Writing Lesbian Characters
The best advice I can give for writing lesbian characters is to avoid thinking of them as monolithic. The lesbian community is broad, nuanced, and variable, filled with people who experience their sexualities and identities in ways that are distinct even from others in their own community.
The world really wants lesbianism to be simple — one cis woman loving another cis woman, maybe with one being “the man” in the relationship — but in truth there infinite ways to be a lesbian. Lesbians can be cis, trans, or nonbinary. There exist masculine lesbians, feminine lesbians, gender nonconforming lesbians. There are fat lesbians, angry lesbians, kind lesbians, lesbians that “look straight,” asexual lesbians, and promiscuous lesbians. Some lesbians fix cars, and others balk at any task that might damage their perfectly-done makeup.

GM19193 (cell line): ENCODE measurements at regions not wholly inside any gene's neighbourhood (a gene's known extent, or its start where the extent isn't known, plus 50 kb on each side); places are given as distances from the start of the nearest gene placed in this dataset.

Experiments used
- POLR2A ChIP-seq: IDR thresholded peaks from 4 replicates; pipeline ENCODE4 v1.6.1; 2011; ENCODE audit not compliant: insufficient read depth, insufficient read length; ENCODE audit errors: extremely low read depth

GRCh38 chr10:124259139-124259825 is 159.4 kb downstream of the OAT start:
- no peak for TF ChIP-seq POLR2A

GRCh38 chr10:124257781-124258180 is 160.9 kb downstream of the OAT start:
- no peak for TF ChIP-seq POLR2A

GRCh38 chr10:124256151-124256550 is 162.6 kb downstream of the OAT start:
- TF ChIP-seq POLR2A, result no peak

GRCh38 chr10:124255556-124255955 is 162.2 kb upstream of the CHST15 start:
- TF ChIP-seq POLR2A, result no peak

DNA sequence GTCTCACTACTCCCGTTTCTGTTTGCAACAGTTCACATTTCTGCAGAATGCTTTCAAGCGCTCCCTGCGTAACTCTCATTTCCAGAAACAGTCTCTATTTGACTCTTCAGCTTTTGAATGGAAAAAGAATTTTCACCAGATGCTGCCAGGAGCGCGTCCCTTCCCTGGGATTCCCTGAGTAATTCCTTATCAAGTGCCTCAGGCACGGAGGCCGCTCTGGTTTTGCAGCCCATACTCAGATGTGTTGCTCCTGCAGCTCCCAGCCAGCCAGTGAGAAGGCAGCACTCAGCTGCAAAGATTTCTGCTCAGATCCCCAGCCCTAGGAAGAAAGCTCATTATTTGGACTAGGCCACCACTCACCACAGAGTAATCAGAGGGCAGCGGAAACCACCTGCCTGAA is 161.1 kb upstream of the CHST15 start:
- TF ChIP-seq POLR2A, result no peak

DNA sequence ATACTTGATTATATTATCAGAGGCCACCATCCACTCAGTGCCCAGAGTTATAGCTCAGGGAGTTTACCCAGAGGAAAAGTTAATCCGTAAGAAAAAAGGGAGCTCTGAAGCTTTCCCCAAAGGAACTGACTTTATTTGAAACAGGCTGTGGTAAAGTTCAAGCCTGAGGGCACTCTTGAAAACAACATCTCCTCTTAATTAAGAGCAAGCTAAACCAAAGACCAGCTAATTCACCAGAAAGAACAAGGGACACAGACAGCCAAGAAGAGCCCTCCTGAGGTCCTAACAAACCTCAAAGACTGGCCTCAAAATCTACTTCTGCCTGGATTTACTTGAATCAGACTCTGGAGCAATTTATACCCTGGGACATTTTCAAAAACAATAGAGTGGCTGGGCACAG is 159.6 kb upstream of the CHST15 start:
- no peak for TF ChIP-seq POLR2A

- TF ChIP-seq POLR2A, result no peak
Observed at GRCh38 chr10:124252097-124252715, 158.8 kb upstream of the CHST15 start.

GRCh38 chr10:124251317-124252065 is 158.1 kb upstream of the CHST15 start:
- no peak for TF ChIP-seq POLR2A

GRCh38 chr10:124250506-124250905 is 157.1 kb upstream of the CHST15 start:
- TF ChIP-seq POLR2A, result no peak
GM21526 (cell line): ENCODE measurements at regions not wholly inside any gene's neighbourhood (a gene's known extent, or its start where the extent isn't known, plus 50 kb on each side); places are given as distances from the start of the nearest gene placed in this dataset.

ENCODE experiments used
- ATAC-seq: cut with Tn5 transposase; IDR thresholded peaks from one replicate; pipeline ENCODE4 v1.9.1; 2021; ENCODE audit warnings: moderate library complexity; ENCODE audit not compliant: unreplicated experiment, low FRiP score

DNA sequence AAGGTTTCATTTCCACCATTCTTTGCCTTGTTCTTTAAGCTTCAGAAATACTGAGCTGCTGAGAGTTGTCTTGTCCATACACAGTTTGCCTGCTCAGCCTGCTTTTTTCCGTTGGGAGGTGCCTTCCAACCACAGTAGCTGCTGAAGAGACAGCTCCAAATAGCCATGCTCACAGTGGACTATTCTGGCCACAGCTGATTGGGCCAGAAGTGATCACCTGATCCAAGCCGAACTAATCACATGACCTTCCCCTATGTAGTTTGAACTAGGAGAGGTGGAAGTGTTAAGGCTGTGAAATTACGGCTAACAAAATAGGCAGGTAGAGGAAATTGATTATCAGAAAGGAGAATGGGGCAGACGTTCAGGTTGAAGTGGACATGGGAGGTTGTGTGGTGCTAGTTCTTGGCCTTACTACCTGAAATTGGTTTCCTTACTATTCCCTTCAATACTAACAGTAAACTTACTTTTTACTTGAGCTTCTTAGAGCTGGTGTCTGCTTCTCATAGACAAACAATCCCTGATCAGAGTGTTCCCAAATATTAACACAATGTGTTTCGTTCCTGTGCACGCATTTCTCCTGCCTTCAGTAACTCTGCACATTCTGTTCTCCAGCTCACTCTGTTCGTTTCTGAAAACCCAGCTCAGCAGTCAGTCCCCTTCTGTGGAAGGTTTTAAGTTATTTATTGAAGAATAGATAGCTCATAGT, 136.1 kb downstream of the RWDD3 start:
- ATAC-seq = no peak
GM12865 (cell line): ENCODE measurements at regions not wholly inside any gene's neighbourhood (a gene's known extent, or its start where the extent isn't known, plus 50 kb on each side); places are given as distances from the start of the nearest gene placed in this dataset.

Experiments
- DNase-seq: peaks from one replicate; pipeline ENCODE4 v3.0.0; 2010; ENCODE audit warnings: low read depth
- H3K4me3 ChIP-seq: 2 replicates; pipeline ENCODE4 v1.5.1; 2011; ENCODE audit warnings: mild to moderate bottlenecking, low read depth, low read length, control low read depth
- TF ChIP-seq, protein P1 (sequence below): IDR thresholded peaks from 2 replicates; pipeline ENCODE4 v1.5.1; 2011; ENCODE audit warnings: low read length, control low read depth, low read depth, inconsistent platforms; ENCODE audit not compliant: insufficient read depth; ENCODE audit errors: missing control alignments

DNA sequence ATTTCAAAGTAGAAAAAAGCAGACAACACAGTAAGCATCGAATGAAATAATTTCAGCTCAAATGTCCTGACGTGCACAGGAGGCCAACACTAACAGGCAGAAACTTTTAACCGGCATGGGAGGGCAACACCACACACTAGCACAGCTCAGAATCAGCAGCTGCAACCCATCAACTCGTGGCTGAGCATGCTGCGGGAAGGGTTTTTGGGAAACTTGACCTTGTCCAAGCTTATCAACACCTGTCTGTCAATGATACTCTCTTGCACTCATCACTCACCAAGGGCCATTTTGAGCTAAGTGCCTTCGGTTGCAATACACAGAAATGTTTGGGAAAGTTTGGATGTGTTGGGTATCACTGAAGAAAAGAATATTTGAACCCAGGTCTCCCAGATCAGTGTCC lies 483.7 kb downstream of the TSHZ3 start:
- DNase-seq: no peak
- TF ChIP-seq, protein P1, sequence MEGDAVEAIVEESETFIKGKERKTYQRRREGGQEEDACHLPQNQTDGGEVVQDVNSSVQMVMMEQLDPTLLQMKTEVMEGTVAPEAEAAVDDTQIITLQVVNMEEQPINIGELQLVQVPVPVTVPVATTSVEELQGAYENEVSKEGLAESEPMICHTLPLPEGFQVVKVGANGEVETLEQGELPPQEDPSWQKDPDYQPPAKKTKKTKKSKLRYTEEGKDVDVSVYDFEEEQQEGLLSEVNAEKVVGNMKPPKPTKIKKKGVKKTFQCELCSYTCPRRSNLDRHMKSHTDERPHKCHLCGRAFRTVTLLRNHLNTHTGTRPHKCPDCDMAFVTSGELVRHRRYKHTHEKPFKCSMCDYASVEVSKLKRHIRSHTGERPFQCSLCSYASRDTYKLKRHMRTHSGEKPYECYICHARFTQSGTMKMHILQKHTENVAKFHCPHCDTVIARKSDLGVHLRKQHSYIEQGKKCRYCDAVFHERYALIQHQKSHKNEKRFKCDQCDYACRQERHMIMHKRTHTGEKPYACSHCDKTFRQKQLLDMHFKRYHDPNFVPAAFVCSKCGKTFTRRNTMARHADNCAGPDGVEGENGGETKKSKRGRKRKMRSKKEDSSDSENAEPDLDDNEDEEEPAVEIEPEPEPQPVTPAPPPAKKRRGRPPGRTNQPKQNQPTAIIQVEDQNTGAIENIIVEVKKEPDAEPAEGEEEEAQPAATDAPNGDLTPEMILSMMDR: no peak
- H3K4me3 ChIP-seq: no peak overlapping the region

If you’re planning on writing lesbian characters, then it’s likely that you’re going to include more than one in your work. Ask yourself: are all my lesbian characters fundamentally the same, vague variations on a simple singular idea of what it “means” to be a lesbian? If so, consider reevaluating some or all of your characters.
As always, I simply don’t have room in a single post to touch on every important aspect of writing lesbian characters. So next week, as has become tradition, I’ll be touching on some tropes to avoid when writing lesbian characters. Until then, though, stay safe, stay healthy, and keep writing!